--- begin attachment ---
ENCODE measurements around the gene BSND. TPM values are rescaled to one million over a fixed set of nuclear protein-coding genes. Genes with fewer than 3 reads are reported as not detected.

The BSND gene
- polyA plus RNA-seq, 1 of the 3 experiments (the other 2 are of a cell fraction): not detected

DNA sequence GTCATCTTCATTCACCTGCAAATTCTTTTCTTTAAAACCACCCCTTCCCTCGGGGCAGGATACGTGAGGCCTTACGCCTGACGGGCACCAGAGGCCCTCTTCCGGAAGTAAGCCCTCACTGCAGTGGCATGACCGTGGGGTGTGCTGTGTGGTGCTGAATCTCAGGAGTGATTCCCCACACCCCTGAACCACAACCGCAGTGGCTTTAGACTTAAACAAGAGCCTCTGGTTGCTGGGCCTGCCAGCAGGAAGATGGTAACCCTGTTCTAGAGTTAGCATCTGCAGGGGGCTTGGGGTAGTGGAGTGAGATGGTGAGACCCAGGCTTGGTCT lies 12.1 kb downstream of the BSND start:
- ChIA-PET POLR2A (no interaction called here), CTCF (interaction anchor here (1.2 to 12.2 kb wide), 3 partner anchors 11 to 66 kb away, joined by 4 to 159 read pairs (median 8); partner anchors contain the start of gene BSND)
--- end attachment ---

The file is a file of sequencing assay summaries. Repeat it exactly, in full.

ENCODE measurements around the gene BSND. TPM values are rescaled to one million over a fixed set of nuclear protein-coding genes. Genes with fewer than 3 reads are reported as not detected.

The BSND gene
- polyA plus RNA-seq, 1 of the 3 experiments (the other 2 are of a cell fraction): not detected

DNA sequence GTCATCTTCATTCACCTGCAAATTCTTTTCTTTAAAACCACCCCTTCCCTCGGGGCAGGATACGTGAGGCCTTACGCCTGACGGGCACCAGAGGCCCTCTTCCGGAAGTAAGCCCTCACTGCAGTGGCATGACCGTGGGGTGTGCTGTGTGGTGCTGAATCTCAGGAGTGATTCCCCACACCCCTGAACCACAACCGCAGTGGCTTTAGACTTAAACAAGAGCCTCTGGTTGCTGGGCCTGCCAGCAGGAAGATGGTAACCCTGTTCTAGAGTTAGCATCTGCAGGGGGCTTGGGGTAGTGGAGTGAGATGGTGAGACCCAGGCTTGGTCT lies 12.1 kb downstream of the BSND start:
- ChIA-PET POLR2A (no interaction called here), CTCF (interaction anchor here (1.2 to 12.2 kb wide), 3 partner anchors 11 to 66 kb away, joined by 4 to 159 read pairs (median 8); partner anchors contain the start of gene BSND)